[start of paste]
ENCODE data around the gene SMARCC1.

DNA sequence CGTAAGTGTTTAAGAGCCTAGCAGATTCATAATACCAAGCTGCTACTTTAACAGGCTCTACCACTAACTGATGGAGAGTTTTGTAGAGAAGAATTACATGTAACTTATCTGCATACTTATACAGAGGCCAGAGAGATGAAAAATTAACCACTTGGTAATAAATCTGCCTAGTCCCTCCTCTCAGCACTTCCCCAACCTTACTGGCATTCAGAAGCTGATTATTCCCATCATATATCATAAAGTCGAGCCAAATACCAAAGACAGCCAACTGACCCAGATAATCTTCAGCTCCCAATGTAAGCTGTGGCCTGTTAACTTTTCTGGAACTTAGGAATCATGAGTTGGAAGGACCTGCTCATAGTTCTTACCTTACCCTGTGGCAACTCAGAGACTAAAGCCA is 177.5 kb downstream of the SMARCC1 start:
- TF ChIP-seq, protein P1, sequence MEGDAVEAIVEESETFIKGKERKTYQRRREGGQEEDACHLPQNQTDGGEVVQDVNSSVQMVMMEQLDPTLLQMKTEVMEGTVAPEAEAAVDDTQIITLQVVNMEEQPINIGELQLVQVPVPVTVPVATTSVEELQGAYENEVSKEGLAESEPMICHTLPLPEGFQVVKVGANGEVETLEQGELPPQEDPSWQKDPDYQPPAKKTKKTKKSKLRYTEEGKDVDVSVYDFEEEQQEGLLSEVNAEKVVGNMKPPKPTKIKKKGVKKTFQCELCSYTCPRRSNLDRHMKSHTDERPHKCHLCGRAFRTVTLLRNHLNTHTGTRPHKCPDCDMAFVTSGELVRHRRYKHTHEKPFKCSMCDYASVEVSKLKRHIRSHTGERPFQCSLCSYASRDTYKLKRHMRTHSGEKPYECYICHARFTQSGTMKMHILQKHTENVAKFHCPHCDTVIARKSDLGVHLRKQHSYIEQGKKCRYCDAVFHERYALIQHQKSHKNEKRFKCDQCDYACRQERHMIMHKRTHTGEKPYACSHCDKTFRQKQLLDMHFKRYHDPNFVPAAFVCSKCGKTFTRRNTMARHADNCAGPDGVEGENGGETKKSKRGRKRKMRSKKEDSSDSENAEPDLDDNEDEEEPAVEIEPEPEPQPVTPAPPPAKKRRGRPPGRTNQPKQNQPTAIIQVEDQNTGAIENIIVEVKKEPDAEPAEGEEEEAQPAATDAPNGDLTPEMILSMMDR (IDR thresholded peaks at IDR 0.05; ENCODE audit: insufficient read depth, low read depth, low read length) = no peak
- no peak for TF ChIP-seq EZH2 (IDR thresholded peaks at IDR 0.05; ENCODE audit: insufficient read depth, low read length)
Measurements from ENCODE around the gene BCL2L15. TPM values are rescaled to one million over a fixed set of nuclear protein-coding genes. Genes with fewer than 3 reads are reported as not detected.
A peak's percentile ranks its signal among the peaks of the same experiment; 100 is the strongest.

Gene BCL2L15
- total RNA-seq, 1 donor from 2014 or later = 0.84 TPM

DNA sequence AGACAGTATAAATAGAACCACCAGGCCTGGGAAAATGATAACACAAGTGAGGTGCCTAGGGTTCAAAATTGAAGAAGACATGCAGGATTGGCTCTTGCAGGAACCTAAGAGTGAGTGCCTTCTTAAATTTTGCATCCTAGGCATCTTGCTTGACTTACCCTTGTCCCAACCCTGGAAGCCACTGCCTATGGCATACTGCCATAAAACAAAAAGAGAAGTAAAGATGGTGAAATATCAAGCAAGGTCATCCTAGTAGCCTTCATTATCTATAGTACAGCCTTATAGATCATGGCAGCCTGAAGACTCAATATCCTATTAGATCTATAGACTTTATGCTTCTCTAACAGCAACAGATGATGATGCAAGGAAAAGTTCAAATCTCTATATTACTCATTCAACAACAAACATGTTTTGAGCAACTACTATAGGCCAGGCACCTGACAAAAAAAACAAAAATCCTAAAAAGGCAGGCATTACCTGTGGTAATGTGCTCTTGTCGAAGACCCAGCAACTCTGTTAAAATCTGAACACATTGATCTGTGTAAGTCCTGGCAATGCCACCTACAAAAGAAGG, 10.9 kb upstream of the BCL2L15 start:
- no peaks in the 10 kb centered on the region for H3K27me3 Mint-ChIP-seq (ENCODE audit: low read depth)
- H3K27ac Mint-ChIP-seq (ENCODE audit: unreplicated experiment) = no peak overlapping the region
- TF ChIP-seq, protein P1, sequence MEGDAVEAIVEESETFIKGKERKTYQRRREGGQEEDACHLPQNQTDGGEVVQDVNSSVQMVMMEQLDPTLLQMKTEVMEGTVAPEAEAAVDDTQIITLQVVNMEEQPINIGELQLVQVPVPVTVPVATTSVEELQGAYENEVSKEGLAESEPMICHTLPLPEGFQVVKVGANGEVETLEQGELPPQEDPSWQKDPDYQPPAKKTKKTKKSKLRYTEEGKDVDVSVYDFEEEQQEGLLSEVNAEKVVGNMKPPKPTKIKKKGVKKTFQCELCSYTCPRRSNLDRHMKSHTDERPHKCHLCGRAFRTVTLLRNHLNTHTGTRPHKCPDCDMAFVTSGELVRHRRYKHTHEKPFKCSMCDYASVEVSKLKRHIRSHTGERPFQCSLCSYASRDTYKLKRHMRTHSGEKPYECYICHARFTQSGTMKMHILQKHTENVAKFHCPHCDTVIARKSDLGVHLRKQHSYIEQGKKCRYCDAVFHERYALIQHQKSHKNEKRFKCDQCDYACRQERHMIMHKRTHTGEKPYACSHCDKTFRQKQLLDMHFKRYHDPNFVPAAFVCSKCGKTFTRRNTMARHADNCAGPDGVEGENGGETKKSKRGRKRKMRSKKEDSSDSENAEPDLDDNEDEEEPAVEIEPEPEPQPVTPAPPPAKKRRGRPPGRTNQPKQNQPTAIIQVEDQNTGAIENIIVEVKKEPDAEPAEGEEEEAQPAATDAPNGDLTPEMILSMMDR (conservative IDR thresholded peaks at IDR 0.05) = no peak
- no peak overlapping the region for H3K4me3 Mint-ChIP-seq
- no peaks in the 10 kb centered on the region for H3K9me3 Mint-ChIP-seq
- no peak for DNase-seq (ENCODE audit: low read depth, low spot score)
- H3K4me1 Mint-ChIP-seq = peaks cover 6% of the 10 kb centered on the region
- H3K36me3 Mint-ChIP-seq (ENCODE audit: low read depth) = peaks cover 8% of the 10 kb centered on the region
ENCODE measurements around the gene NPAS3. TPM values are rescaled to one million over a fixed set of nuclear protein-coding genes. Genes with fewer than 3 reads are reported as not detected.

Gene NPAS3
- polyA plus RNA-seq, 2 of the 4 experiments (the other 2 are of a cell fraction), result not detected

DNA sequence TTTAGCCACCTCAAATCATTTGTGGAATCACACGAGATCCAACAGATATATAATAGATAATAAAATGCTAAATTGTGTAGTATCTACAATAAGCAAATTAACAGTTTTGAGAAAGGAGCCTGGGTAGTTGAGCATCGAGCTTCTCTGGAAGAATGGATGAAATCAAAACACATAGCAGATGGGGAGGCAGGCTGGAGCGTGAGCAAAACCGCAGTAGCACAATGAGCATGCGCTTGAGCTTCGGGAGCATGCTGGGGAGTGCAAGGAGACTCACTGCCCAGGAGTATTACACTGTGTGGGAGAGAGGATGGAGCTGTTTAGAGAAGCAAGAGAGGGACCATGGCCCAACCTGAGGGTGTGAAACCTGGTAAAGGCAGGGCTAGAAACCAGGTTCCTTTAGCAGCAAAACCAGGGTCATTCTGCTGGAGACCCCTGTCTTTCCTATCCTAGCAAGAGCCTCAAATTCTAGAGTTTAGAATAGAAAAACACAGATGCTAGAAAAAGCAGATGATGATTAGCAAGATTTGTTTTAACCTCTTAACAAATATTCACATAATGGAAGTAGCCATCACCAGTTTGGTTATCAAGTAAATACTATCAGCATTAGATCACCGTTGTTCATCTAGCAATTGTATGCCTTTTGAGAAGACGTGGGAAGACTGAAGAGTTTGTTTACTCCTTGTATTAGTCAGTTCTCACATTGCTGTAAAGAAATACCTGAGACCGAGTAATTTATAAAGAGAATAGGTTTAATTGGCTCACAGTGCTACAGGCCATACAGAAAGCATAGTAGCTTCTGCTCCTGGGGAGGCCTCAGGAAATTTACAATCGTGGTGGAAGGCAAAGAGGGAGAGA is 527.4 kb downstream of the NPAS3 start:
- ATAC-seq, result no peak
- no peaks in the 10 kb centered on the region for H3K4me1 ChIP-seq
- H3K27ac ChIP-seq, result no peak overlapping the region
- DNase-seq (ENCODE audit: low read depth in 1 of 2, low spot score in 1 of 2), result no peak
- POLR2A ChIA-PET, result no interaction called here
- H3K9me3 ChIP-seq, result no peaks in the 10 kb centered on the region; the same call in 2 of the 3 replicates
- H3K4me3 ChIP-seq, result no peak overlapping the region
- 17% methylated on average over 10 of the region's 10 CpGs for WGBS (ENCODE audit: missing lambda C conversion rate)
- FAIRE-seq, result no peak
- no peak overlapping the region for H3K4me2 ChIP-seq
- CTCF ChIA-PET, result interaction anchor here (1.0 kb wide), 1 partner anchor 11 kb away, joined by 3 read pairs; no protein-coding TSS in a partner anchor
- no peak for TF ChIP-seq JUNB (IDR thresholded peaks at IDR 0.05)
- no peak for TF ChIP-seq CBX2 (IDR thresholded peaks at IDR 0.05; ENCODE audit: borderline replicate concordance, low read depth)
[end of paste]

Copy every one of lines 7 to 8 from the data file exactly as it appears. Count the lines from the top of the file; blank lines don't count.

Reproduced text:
Gene BCL2L15
- total RNA-seq, 1 donor from 2014 or later = 0.84 TPM